Simple visual aids, diagrams, flowcharts, graphs, maps et al are also excellent communication tools that help with seeing the "big picture". The Venture Mapping Tool in Figure 1 identifies the key elements that must be addressed by every business venture. There are four categories:

1] The Environment, Markets, and Customers

2] The Transformation Processes including key venture processes (Management, Marketing, Innovation Engineering, Production Operations, Sales, Accounting, and Finance)

3] The Resources available within the venture to power the Transformation Processes (People, Places, Things, Time, and Money)

4] Innovation Activities (Exploration and Ideation, Vision and Mission, Goals and Objectives, Strategies and Tactics, Tasks and Assignments)




Figure 1: The Venture Mapping Tool


The Critical Success Factor (CSF) Venture Mission Tool

There is a common Critical Success Factor (CSF) for every business venture: earn a profit solving customer problems with something new and better than the competition. Business ventures that fail can be readily diagnosed as not adequately addressing one or more of these nine core elements. A common failure mode is the lack of continuous innovation, not creating "something new and better than the competition".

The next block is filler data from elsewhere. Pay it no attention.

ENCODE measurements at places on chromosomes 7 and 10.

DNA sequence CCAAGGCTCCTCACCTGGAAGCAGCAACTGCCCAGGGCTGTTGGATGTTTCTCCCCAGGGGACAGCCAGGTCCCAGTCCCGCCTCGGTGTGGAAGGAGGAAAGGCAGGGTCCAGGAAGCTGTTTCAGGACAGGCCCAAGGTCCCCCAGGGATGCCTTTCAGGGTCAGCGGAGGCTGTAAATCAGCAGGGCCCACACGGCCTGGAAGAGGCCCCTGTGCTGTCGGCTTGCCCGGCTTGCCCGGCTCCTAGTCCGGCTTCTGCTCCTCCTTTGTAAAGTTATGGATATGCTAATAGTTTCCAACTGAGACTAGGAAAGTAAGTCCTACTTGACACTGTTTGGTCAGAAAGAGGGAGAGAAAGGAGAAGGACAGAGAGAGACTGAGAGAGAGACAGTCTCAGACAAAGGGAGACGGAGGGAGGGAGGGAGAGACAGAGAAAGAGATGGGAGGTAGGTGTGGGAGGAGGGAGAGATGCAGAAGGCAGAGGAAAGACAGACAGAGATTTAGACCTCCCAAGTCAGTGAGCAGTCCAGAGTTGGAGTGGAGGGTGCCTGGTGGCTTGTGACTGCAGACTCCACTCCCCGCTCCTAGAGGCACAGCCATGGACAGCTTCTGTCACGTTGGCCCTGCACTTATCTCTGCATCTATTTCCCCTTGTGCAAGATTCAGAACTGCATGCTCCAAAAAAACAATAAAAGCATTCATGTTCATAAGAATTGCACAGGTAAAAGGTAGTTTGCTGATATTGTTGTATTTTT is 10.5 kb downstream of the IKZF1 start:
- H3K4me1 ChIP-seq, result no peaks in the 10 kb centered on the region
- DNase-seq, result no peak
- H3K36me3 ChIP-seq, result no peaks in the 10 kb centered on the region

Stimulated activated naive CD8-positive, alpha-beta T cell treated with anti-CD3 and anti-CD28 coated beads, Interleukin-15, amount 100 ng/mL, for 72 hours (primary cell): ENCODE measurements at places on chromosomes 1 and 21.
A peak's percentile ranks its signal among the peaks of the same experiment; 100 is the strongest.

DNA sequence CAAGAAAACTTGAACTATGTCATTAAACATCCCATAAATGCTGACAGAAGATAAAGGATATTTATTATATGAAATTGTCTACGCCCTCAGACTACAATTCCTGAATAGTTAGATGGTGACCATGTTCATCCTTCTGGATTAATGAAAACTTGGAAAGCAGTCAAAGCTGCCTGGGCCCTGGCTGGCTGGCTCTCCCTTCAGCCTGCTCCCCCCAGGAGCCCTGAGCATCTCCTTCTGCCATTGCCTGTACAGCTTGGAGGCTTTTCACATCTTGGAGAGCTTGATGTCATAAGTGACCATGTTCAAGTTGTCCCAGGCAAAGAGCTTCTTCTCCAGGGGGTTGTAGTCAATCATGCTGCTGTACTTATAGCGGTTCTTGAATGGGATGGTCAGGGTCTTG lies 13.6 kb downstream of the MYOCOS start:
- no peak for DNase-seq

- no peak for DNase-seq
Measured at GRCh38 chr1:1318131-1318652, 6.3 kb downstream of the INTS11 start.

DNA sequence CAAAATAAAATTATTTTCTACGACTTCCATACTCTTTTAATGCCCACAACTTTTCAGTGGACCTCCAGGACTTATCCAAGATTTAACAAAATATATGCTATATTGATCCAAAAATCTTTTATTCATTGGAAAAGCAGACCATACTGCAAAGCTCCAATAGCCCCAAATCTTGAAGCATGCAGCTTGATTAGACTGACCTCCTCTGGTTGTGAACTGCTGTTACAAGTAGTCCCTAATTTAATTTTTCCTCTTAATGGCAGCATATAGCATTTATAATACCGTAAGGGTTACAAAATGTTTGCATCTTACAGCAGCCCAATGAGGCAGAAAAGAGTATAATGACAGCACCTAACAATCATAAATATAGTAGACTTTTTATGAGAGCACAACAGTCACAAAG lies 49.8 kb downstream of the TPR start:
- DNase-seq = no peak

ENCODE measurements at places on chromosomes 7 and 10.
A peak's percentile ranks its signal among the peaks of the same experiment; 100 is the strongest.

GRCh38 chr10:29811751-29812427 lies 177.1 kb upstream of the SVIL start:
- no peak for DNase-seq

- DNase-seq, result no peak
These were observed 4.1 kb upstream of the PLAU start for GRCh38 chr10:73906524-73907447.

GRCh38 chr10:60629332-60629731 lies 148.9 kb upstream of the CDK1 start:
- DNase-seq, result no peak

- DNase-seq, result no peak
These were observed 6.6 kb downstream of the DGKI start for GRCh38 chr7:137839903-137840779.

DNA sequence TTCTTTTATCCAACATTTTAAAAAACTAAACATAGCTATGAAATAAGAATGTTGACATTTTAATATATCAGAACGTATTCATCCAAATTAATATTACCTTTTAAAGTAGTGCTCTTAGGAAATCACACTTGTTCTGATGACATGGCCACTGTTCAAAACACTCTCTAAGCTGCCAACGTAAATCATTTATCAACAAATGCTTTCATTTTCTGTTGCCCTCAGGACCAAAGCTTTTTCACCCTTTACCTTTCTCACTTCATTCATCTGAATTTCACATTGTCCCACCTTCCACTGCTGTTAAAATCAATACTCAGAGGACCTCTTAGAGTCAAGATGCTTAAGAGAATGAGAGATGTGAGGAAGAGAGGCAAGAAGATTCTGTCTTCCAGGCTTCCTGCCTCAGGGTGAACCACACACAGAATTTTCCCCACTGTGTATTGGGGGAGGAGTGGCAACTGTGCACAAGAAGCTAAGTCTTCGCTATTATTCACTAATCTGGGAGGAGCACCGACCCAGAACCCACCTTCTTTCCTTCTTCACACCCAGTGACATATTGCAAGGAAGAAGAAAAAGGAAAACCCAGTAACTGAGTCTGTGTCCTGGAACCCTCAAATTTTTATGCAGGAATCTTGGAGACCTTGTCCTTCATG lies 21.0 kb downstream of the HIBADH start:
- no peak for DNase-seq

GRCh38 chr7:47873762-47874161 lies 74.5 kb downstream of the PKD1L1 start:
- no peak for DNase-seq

Adopting this CSF as a starter mission statement for a new venture is a very effective tool for focusing the development team on designing strategies and tactics that will be of the greatest value. Figure 2 provides added detail for each of the nine CSF elements.




Figure 2: The Critical Success Factor as a Venture Mission Statement Tool


The Three Musketeer Hats Tool

Many successful new startup venture teams consist of three key people (humorously called "The Three Musketeers") working in harmony: the innovator, the entrepreneur, and the manager. The roles may often overlap. Sometimes team members describe their individual roles in terms of the "hat they wear" on a particular day. It is not uncommon for team members to "rotate role hats" from day to day. Figure 3 shows the primary function of each role and their relationship to the mission of the venture.